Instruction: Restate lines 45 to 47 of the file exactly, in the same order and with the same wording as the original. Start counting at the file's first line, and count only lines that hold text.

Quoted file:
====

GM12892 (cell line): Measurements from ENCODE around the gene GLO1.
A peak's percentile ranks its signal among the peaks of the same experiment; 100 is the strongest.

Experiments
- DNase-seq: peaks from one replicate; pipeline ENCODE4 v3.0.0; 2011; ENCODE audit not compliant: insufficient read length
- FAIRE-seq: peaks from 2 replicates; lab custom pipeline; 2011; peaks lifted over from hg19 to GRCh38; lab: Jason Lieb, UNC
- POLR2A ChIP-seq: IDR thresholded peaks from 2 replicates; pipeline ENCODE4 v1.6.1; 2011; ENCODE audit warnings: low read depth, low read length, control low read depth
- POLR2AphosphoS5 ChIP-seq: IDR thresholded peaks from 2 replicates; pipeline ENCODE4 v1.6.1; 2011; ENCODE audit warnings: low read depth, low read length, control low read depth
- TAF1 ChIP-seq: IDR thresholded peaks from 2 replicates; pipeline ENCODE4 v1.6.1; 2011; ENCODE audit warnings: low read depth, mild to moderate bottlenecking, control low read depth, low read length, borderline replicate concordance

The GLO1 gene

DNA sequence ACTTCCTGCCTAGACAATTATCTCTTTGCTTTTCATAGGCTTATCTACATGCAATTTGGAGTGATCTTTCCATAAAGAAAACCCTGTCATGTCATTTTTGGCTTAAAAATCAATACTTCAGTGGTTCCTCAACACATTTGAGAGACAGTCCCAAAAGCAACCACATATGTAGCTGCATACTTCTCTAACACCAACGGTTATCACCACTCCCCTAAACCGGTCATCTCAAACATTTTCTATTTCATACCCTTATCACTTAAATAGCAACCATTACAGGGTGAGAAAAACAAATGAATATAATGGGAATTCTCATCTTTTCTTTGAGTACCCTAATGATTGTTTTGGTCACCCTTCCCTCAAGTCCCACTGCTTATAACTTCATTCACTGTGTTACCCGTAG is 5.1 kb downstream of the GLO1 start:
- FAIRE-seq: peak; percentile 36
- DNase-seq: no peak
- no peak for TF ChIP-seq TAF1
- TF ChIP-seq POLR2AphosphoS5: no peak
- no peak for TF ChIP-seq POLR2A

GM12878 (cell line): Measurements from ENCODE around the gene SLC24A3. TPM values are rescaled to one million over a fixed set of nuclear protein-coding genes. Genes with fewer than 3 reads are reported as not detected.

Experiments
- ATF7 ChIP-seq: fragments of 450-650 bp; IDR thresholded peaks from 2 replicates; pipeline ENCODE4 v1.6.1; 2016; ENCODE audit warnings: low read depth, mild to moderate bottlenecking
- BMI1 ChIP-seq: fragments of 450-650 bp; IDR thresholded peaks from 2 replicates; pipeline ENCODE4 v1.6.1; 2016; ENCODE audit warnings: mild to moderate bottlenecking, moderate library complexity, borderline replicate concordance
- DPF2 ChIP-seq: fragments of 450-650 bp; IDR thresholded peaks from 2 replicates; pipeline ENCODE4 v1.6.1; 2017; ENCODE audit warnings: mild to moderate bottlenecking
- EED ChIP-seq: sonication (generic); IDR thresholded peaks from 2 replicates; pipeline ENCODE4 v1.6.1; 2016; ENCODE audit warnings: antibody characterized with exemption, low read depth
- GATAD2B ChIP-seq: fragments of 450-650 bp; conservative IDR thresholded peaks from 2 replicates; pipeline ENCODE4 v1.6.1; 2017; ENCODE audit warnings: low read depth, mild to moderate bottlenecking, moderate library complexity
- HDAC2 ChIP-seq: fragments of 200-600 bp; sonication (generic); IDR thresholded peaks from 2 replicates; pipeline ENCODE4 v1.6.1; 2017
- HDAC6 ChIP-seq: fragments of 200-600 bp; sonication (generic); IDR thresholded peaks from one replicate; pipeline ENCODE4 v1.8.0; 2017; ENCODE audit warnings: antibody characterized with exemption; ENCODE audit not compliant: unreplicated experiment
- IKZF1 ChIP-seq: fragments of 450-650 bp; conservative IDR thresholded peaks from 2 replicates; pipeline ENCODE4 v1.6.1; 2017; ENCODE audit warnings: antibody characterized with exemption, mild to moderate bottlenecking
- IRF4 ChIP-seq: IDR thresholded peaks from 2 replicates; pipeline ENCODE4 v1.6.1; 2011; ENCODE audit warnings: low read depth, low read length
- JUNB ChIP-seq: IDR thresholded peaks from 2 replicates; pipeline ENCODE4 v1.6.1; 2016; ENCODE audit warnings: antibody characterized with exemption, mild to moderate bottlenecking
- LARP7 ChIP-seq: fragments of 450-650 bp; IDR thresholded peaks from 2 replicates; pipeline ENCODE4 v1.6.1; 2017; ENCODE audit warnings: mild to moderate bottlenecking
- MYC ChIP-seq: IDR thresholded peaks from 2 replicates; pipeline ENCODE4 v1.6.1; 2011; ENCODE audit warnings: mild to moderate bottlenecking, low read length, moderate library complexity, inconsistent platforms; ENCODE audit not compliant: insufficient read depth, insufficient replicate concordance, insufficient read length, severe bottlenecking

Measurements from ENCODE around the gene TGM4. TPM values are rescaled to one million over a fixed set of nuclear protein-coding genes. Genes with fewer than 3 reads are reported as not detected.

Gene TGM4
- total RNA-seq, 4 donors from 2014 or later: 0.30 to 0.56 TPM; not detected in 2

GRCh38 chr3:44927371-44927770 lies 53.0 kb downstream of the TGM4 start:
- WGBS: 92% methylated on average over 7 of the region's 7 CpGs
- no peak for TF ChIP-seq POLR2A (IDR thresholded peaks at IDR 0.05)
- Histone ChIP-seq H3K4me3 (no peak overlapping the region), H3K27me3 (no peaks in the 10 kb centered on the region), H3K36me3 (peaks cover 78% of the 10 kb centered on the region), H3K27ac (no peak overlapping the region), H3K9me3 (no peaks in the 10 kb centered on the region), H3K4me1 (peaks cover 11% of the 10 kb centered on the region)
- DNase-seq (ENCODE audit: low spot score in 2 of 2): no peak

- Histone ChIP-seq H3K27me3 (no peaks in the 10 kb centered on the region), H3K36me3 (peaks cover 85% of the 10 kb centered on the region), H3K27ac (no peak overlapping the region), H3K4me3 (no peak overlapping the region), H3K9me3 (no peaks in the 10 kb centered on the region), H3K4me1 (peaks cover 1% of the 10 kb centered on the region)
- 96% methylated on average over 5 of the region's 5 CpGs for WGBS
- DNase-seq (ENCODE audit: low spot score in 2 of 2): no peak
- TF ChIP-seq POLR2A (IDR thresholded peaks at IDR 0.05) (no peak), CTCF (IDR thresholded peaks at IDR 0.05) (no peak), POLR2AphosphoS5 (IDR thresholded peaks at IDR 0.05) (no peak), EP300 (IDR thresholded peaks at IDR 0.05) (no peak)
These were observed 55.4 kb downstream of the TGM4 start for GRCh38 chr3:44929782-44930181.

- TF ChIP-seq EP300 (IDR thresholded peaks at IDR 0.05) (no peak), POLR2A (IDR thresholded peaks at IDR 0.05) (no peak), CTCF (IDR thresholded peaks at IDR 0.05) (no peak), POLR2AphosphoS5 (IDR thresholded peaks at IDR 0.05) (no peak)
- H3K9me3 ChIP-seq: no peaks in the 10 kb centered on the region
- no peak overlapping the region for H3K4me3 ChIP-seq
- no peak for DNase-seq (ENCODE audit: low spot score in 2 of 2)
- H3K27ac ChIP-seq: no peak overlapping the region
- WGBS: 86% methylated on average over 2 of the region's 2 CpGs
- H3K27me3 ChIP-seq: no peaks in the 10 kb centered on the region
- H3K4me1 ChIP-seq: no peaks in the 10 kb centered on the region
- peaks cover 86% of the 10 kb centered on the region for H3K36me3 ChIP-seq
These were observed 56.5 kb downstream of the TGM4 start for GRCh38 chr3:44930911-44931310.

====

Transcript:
- no peak overlapping the region for H3K4me3 ChIP-seq
- no peak for DNase-seq (ENCODE audit: low spot score in 2 of 2)
- H3K27ac ChIP-seq: no peak overlapping the region